The Outer Hype
I have been playing The Outer Worlds via the Xbox Game Pass lately. And… I am not impressed.
People have been gushing about how this is Obsidian’s return to form, how it is a non-Fallout Fallout game, and so on. From what I have seen thus far though, having completed the first major area? It’s a slap-stick snooze-fest generic Unreal Engine title. That might be a controversial impression, so let me unpack it a bit.
First, it’s slap-stick due to the comically evil corporations in charge. One of the very first side-quests you get is to collect the grave fees from the families of those workers who have died. No payment, no continued burial. Another NPC mentioned how one of their workers committed suicide, and if anyone found out, the family would be fined for destruction of company property. All the words were there to evoke a sense of capitalist dystopian hellscape… but the tone wasn’t.
Every single quest or conversation is accompanied by a wink and/or eyebrow waggle. This isn’t Deus Ex or Syndicate or Blade Runner, this is Rick and Morty-level irreverence. And while there are certainly outlandish elements to the Fallout lore and in-jokes aplenty, the actual post-apocalypse piece is taken seriously. That isn’t the case with the Outer Worlds. I don’t know if that was done intentionally or not, or if perhaps things get more serious later on. I just know that when I completed a recent quest in which a NPC was sold as an indentured servant to pay off her debts instead of being assassinated, it did not even remotely register as a moral quandary.
Second, the snooze-fest piece refers both to combat and the non-combat pieces of the game. Having heard that Normal difficulty was actually quite easy, I went ahead and chose the next level up on the slider. And while I have indeed died several times in routine combat, there was never a sense that it was due to skill or anything. “Oops, there was a melee guy there, and he deals increased damage because the difficulty level is higher.” Indeed, combat feels disjointed most of the time, especially when you have companions who essentially teleport around when you trigger their special abilities.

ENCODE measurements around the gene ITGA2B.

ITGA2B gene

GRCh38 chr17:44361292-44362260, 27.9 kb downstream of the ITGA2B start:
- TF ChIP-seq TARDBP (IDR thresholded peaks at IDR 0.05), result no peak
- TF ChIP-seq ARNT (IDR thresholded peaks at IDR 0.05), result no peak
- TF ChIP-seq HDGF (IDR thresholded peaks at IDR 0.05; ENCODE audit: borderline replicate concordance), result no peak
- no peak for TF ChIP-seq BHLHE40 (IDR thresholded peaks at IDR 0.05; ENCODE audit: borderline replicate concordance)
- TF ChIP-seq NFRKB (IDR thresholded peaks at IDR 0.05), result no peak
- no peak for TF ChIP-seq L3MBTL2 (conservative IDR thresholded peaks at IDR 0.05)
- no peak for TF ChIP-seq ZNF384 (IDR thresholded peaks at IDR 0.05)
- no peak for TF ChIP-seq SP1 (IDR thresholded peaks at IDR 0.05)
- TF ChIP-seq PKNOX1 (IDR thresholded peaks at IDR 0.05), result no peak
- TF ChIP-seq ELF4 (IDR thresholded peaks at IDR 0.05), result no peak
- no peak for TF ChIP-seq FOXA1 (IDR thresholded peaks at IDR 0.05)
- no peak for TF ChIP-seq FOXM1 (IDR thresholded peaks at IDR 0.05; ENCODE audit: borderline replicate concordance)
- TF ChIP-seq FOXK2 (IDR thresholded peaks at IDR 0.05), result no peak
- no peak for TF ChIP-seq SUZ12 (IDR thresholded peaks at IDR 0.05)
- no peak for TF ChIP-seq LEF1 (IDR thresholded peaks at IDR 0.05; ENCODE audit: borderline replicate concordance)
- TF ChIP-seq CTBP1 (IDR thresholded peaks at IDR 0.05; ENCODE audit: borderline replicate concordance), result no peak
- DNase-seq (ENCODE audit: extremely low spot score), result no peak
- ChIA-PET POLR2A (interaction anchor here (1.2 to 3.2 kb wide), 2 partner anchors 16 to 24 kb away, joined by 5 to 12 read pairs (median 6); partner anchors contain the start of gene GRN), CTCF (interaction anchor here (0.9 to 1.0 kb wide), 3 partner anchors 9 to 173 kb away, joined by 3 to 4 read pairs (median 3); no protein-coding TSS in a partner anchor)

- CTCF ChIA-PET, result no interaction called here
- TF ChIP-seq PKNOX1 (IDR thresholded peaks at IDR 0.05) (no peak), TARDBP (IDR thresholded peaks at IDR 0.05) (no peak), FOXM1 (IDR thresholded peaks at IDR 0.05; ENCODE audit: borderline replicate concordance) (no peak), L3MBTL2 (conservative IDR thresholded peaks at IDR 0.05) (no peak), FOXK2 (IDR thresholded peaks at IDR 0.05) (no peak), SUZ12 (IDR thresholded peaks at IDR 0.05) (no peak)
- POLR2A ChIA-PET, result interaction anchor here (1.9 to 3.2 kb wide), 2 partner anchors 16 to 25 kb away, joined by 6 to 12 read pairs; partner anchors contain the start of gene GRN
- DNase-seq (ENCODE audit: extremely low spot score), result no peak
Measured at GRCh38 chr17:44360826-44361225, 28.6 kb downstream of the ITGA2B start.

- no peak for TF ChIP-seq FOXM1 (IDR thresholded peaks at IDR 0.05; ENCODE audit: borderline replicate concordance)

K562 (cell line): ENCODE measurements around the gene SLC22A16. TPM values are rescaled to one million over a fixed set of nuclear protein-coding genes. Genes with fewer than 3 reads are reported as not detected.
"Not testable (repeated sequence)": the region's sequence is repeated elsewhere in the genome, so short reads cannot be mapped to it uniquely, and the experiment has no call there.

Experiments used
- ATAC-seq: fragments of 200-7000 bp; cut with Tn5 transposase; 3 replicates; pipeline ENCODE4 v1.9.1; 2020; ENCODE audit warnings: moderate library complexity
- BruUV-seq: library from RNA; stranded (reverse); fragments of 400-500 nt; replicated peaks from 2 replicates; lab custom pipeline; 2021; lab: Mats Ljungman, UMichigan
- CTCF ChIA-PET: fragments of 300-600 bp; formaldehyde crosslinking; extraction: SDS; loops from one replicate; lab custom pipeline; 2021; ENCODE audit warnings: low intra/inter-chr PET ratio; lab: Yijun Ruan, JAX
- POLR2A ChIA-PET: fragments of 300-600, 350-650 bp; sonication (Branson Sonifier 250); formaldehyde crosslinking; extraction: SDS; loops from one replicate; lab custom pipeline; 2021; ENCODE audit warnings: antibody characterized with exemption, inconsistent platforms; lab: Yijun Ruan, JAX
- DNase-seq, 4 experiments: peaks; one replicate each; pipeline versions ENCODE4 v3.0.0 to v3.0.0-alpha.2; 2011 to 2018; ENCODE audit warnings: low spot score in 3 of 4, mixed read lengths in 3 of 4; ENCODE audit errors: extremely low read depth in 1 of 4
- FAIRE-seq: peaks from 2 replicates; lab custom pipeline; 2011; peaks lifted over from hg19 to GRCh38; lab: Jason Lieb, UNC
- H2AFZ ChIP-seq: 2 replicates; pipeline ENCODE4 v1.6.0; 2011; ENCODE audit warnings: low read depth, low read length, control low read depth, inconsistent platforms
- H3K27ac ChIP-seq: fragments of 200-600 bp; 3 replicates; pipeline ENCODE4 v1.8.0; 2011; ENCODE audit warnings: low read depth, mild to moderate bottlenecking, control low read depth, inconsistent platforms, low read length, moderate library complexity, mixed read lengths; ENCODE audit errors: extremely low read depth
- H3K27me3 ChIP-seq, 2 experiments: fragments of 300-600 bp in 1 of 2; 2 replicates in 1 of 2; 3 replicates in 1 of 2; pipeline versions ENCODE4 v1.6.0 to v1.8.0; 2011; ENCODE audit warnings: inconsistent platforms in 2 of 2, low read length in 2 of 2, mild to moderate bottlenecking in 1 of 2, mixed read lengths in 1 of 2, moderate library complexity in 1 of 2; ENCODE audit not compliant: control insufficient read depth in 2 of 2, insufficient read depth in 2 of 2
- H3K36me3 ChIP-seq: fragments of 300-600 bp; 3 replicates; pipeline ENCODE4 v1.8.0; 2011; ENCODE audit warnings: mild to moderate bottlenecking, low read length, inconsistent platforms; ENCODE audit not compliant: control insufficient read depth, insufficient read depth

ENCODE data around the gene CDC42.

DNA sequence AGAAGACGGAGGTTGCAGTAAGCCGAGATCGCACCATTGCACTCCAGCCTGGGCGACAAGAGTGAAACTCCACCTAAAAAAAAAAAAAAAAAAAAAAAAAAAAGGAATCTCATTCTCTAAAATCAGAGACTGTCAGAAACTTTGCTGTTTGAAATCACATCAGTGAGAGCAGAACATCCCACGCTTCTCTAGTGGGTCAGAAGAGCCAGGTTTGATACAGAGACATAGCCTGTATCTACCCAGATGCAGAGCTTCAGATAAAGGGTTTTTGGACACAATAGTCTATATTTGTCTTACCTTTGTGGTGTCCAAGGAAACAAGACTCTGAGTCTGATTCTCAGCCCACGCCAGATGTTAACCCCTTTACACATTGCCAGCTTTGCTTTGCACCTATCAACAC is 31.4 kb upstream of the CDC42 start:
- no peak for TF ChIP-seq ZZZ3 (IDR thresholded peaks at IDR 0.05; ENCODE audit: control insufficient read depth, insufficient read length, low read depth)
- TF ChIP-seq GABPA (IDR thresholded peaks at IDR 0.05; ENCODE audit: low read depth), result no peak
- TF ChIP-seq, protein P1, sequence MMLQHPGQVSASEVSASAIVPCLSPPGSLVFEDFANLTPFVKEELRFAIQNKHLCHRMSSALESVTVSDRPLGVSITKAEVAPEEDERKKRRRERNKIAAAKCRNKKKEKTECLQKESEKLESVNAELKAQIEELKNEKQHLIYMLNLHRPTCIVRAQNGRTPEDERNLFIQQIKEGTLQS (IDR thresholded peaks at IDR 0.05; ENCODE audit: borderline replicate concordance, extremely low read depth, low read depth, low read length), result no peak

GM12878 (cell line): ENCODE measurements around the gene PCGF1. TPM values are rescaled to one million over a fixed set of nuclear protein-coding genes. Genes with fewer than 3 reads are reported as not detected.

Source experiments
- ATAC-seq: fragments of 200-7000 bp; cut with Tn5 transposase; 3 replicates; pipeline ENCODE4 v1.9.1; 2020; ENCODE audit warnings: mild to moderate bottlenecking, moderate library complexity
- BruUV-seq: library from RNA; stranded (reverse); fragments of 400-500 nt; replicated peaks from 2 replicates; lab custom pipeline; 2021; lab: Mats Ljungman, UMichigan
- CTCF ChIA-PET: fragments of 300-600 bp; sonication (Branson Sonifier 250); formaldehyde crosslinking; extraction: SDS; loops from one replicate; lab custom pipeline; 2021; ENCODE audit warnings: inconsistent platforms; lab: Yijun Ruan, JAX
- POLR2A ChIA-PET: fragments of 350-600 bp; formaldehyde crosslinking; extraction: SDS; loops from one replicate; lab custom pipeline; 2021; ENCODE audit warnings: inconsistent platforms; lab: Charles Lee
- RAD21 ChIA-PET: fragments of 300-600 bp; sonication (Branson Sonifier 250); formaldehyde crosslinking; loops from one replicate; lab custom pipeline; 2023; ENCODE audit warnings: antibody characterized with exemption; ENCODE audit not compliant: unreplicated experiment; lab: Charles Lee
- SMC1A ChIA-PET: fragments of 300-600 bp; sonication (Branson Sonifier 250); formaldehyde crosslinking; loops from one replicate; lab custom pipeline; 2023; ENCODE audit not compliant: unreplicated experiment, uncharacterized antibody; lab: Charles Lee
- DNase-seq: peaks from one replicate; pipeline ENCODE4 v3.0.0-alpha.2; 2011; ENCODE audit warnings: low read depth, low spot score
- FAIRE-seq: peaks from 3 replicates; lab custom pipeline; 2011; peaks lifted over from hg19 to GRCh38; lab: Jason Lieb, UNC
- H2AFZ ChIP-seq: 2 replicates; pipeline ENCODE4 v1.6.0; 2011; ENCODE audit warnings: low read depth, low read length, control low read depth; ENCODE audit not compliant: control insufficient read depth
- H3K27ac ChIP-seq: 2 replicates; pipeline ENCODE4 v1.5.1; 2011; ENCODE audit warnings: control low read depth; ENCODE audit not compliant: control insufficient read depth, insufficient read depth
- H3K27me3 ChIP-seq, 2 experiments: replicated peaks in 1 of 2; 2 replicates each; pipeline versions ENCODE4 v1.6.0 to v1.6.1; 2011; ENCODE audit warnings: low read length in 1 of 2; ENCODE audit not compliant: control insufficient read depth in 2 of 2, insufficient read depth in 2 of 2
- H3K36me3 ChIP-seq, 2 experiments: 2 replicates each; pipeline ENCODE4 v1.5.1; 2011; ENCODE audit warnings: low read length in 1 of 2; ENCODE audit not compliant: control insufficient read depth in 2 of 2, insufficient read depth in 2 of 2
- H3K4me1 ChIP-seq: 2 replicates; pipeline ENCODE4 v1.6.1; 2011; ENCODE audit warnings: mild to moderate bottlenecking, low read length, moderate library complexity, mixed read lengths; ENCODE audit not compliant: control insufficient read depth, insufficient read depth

Outside of combat, things are so formulaic that I don’t even know why Obsidian bothered with exploration elements at all. There are three ammo types for all guns (light, heavy, energy); there are multiple damage types (physical, corrosive, etc) but they map 1:1 in a cookie-cutter resistance way; 99% of everything you find is either currency, unnecessary food, and more copies of generic guns/armor to break down for generic parts to repair the guns you chosen to use; mods for guns/armor sound important but are again generic nonsense (your melee weapon deals plasma damage now!) that just ticks the customization 101 box. Even the Perks are boring.
Finally, when I said “generic Unreal Engine title,” you probably know what I mean. NPCs look basically the same, enemies look the same, you can look at a room and immediately understand where you might be able to go and how you might interact with the space. For all the bugs and shortcomings with the Gamebryo/Creation engine that Bethesda uses, going from that to this game is like going from an Erector Set to Mega Bloks.
Like I said, I’m only past the first planet so maybe things turn around. I have heard from basically everyone on the internet already that the game doesn’t though, and it’s only a 20-hour trip besides.
Suffice it to say, I’m not impressed. And I’m starting to think Fallout had more to do with Obsidian’s success than the other way around.